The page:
Jayalalithaa returns as chief minister of Tamil Nadu

An AIADMK supporter bowing at the feet of Ms Jayalalithaa at her residence in Chennai last Thursday.
An AIADMK supporter bowing at the feet of Ms Jayalalithaa at her residence in Chennai last Thursday.PHOTO: AGENCE FRANCE-PRESSE

But initial populist moves may not be enough as she faces stronger opposition, say analysts

Ms J. Jayalalithaa, who was sworn in as chief minister of Tamil Nadu state yesterday, started her second consecutive stint on a populist note by announcing free breakfast for government school students, a loan waiver for farmers and eight grammes of gold for new brides.

The 68-year-old leader of the All India Anna Dravida Munnetra Kazhagam (AIADMK) took her oath along with 28 Cabinet colleagues at the Madras University in Chennai.

As her supporters continued to celebrate her return to power, she announced a series of schemes promised in her election manifesto. They include the closure of 500 of 6,823 state-run liquor shops as part of a phased ban on alcohol, free breakfast for students, 100 units of free power, a loan waiver for farmers and the gold gift for brides.

She was returned to power after the AIADMK won 134 of 232 assembly seats in the elections, trailed by rival Dravida Munnetra Kazhagam, which won 89 seats, the Congress eight seats and none for Prime Minister Narendra Modi's Bharatiya Janata Party (BJP).

Politics in the southern state of Tamil Nadu, one of India's more prosperous states, has been dominated by the AIADMK and DMK, led by Mr M. Karunanidhi, with national parties such as the Congress and the BJP having little influence.

Mr Modi congratulated Ms Jayalalithaa in a tweet, adding: "Centre will work closely with new Govt for progress of TN (Tamil Nadu)."

An actress-turned-politician, Ms Jayalalithaa has survived many political and legal challenges, including going to jail briefly on a graft conviction in 2014 that was overturned last year.

Yesterday, she took her oath as chief minister for the sixth time.

Analysts said there were high expectations for her as this is the first time in over 30 years that any politician in the southern state has served two back-to-back terms. She also faces a much stronger opposition in the Assembly.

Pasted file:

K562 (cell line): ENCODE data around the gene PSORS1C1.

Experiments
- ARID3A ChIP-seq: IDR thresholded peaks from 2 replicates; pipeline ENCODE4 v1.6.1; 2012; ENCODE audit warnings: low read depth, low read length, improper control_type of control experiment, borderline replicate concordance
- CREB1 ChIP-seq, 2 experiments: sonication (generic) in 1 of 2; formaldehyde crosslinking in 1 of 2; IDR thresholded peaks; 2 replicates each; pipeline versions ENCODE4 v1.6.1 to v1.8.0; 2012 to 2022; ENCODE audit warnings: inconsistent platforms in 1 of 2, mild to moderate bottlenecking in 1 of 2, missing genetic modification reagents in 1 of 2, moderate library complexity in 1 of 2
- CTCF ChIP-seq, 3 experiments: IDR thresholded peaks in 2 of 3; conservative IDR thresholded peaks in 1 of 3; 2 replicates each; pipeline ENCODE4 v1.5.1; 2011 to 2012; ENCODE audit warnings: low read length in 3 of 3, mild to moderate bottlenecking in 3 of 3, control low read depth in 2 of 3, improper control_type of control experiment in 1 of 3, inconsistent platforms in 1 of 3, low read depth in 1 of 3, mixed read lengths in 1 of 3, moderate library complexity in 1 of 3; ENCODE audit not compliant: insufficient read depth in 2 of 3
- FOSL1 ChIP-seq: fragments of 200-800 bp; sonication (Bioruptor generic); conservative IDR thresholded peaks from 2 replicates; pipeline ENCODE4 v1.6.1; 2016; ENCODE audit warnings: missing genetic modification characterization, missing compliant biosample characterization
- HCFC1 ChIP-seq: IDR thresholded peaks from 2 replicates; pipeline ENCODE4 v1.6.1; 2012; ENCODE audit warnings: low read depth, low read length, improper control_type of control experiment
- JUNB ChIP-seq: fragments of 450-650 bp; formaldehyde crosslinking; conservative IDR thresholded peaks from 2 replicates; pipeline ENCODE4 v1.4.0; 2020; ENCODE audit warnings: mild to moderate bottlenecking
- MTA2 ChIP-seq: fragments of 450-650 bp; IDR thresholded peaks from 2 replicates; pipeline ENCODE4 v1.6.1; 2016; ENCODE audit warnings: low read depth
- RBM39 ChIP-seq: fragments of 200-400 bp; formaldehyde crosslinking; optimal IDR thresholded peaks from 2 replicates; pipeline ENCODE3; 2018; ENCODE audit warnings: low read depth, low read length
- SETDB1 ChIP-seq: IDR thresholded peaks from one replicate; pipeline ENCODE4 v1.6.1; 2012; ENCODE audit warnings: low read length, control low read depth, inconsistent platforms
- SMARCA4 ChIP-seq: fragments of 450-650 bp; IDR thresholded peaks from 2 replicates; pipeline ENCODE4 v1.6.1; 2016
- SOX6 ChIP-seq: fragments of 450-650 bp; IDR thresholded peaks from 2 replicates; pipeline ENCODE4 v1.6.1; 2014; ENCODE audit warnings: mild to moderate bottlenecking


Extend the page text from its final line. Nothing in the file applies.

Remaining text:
"Power and water, these issues have to be addressed better. The government said it will give 100 units of free power but stabilisation of power is very important," said Madras University Professor Ramu Manivannan, a political analyst.

"It is going to be a very intense legislature and policy process because there is a strong opposition. She is expected to pay more attention to governance.

"Every move will be contested."

Chennai-based political commentator Badri Seshadri said: "Everyone (during the election campaign) talked about job creation, and for this you need massive investments across the state."

Her other challenges on the economic front are improving the ease of doing business and competing with other southern states, like Andhra Pradesh and Telangana, which have been far more aggressive in chasing after investments.

"She needs to accelerate the path of economic development and has to focus on unblocking investments stuck especially in the power sector. After the floods (in December), the state has to push for further manufacturing investments," said Mr Rishi Sahai, managing director of investment bank Cogence Advisors.

Still, the state has among the highest GDP in India, with an average annual growth rate of 6 to 7 per cent over the last five years. It remains among the top destinations for Singapore investments, which include a large industrial park developed by Singapore's Ascendas-Singbridge.

Industry bodies too have welcomed the return of Ms Jayalalithaa, expressing optimism of a continuation of policies.

A version of this article appeared in the print edition of The Straits Times on May 24, 2016, with the headline 'Jayalalithaa returns as chief minister of Tamil Nadu'. Print Edition | Subscribe